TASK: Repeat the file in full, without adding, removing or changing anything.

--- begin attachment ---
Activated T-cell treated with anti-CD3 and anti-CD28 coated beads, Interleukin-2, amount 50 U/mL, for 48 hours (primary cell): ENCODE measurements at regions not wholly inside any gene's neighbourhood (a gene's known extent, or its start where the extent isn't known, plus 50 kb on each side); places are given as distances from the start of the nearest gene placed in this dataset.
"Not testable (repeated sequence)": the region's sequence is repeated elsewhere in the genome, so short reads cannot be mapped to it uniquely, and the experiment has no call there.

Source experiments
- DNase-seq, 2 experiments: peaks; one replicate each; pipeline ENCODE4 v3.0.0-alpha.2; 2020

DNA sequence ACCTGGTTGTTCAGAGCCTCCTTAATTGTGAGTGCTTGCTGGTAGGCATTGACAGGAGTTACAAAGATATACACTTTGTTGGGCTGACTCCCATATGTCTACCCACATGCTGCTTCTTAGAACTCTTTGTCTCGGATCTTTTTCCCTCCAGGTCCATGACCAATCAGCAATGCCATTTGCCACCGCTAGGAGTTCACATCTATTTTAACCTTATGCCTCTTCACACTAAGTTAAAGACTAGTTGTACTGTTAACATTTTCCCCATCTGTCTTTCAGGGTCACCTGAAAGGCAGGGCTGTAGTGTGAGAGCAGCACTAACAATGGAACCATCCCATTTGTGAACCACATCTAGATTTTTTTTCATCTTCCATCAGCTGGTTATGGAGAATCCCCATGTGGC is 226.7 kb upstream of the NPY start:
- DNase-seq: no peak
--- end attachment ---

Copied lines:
Activated T-cell treated with anti-CD3 and anti-CD28 coated beads, Interleukin-2, amount 50 U/mL, for 48 hours (primary cell): ENCODE measurements at regions not wholly inside any gene's neighbourhood (a gene's known extent, or its start where the extent isn't known, plus 50 kb on each side); places are given as distances from the start of the nearest gene placed in this dataset.
"Not testable (repeated sequence)": the region's sequence is repeated elsewhere in the genome, so short reads cannot be mapped to it uniquely, and the experiment has no call there.

Source experiments
- DNase-seq, 2 experiments: peaks; one replicate each; pipeline ENCODE4 v3.0.0-alpha.2; 2020

DNA sequence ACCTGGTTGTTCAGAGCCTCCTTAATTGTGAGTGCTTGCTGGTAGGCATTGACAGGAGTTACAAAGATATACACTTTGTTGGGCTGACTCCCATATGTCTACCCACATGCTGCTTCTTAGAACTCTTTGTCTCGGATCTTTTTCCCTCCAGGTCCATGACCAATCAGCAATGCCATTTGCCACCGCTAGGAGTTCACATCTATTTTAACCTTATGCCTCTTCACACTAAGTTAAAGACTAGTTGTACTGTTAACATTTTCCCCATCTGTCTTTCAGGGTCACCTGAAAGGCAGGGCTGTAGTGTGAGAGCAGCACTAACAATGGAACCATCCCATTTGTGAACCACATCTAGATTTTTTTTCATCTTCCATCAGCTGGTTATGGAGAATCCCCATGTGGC is 226.7 kb upstream of the NPY start:
- DNase-seq: no peak